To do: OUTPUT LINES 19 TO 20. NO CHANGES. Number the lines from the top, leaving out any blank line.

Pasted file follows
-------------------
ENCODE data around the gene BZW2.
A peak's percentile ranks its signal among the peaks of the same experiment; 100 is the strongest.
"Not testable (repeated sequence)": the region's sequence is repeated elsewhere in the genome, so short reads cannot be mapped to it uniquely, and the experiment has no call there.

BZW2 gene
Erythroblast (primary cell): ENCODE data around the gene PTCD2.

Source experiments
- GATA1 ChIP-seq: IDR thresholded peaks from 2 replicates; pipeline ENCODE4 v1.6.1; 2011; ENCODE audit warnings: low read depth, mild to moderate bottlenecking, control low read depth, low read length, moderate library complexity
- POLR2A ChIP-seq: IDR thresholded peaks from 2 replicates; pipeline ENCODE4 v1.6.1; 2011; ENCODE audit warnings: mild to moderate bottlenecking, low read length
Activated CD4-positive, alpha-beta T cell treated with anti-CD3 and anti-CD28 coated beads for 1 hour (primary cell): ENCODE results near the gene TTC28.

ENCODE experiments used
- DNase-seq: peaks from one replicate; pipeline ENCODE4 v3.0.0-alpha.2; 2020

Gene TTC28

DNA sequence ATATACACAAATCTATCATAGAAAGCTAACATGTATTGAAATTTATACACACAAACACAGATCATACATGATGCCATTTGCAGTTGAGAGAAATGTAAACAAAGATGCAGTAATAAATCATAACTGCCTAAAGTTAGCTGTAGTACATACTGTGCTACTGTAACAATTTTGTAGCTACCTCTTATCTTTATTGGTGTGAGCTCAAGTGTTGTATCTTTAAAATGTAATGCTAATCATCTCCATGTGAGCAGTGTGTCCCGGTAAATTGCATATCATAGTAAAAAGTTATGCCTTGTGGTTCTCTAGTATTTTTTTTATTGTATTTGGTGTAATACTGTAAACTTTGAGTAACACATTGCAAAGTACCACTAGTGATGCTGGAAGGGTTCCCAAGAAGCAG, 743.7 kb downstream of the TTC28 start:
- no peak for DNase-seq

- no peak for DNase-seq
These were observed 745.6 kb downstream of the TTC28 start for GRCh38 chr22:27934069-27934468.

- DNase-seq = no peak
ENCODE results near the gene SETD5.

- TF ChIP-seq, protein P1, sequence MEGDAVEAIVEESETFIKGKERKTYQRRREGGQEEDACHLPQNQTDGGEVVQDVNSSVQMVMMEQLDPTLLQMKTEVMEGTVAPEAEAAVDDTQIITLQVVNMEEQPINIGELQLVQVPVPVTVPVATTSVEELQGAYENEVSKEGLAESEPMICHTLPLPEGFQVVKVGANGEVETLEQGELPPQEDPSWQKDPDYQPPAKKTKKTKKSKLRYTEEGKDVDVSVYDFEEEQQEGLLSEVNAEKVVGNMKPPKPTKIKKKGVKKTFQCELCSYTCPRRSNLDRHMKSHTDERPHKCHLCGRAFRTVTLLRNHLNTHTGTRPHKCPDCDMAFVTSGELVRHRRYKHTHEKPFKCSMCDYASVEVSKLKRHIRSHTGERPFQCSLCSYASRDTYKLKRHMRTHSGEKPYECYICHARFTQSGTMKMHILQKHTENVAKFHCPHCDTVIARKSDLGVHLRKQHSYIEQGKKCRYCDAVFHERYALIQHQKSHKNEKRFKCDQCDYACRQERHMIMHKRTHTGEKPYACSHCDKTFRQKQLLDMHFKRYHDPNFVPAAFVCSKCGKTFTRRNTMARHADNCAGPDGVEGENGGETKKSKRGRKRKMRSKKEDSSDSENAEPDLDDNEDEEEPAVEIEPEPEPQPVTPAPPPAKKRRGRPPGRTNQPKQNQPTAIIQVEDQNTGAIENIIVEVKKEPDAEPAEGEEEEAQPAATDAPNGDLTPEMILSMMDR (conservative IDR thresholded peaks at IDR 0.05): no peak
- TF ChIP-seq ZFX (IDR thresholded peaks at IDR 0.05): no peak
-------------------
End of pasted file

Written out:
- TF ChIP-seq, protein P1, sequence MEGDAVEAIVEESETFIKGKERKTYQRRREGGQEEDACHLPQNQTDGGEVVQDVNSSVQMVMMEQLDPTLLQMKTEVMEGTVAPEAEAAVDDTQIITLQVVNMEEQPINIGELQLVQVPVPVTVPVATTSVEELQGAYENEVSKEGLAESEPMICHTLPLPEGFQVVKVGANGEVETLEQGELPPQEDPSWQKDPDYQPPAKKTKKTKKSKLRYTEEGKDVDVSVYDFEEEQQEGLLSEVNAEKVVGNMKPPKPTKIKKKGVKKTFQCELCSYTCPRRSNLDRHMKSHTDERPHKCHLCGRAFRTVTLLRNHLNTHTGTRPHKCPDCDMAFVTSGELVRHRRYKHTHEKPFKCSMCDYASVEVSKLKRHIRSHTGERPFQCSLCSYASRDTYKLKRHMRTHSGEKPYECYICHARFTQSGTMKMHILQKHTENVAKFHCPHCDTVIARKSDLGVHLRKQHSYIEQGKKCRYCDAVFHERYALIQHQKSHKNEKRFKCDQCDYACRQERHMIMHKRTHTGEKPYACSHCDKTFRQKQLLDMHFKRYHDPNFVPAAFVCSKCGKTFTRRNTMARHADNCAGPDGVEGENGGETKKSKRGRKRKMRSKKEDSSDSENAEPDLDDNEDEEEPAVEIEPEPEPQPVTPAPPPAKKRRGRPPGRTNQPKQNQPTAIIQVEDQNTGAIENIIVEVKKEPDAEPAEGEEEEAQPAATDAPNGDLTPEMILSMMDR (conservative IDR thresholded peaks at IDR 0.05): no peak
- TF ChIP-seq ZFX (IDR thresholded peaks at IDR 0.05): no peak